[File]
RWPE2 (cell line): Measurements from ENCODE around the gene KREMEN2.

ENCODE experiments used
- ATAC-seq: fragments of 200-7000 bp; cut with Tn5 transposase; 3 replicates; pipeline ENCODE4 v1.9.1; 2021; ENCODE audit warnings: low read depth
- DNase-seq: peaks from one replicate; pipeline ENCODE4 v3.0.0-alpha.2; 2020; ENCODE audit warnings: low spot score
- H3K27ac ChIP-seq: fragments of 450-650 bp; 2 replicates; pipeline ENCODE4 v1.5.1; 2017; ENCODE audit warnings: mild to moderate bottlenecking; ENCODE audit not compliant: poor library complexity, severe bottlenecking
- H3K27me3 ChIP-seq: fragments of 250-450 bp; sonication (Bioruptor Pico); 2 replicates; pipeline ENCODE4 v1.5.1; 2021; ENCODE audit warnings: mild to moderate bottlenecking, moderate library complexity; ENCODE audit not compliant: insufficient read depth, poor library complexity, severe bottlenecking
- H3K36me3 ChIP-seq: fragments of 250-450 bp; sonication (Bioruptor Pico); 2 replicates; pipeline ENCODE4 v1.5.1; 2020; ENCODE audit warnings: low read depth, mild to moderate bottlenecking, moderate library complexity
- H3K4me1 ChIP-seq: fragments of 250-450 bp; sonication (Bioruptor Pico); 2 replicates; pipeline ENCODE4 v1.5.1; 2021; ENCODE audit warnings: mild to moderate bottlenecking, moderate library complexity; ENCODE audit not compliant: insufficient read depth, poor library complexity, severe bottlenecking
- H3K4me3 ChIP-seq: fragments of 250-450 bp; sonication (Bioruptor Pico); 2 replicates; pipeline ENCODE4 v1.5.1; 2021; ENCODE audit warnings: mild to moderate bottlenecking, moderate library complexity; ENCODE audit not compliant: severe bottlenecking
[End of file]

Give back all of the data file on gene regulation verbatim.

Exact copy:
RWPE2 (cell line): Measurements from ENCODE around the gene KREMEN2.

ENCODE experiments used
- ATAC-seq: fragments of 200-7000 bp; cut with Tn5 transposase; 3 replicates; pipeline ENCODE4 v1.9.1; 2021; ENCODE audit warnings: low read depth
- DNase-seq: peaks from one replicate; pipeline ENCODE4 v3.0.0-alpha.2; 2020; ENCODE audit warnings: low spot score
- H3K27ac ChIP-seq: fragments of 450-650 bp; 2 replicates; pipeline ENCODE4 v1.5.1; 2017; ENCODE audit warnings: mild to moderate bottlenecking; ENCODE audit not compliant: poor library complexity, severe bottlenecking
- H3K27me3 ChIP-seq: fragments of 250-450 bp; sonication (Bioruptor Pico); 2 replicates; pipeline ENCODE4 v1.5.1; 2021; ENCODE audit warnings: mild to moderate bottlenecking, moderate library complexity; ENCODE audit not compliant: insufficient read depth, poor library complexity, severe bottlenecking
- H3K36me3 ChIP-seq: fragments of 250-450 bp; sonication (Bioruptor Pico); 2 replicates; pipeline ENCODE4 v1.5.1; 2020; ENCODE audit warnings: low read depth, mild to moderate bottlenecking, moderate library complexity
- H3K4me1 ChIP-seq: fragments of 250-450 bp; sonication (Bioruptor Pico); 2 replicates; pipeline ENCODE4 v1.5.1; 2021; ENCODE audit warnings: mild to moderate bottlenecking, moderate library complexity; ENCODE audit not compliant: insufficient read depth, poor library complexity, severe bottlenecking
- H3K4me3 ChIP-seq: fragments of 250-450 bp; sonication (Bioruptor Pico); 2 replicates; pipeline ENCODE4 v1.5.1; 2021; ENCODE audit warnings: mild to moderate bottlenecking, moderate library complexity; ENCODE audit not compliant: severe bottlenecking